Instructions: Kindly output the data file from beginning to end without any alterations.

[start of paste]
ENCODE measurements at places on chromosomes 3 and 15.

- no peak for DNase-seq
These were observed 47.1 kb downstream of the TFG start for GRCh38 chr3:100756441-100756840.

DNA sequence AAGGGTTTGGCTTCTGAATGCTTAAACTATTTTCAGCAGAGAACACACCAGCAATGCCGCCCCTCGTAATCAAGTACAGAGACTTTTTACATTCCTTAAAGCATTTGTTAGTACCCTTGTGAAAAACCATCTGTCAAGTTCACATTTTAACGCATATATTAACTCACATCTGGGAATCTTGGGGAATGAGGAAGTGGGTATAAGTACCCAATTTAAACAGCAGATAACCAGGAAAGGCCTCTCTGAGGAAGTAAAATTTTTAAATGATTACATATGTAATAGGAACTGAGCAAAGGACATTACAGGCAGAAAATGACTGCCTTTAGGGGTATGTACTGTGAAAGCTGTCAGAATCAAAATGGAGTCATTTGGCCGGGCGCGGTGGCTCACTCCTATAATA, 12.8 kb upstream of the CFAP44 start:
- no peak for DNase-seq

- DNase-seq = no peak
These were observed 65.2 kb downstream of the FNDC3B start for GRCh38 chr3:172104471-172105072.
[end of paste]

ENCODE measurements at places on chromosomes 3 and 15.

- no peak for DNase-seq
These were observed 47.1 kb downstream of the TFG start for GRCh38 chr3:100756441-100756840.

DNA sequence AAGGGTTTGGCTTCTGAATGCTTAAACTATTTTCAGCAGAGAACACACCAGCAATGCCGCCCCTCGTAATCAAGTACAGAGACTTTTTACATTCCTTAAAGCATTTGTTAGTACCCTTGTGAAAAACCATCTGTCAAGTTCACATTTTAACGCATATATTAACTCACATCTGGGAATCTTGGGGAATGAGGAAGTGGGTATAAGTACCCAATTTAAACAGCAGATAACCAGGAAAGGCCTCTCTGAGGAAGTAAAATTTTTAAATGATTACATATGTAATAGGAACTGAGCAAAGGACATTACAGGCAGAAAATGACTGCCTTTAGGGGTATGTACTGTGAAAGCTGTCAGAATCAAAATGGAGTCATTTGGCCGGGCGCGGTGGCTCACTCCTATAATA, 12.8 kb upstream of the CFAP44 start:
- no peak for DNase-seq

- DNase-seq = no peak
These were observed 65.2 kb downstream of the FNDC3B start for GRCh38 chr3:172104471-172105072.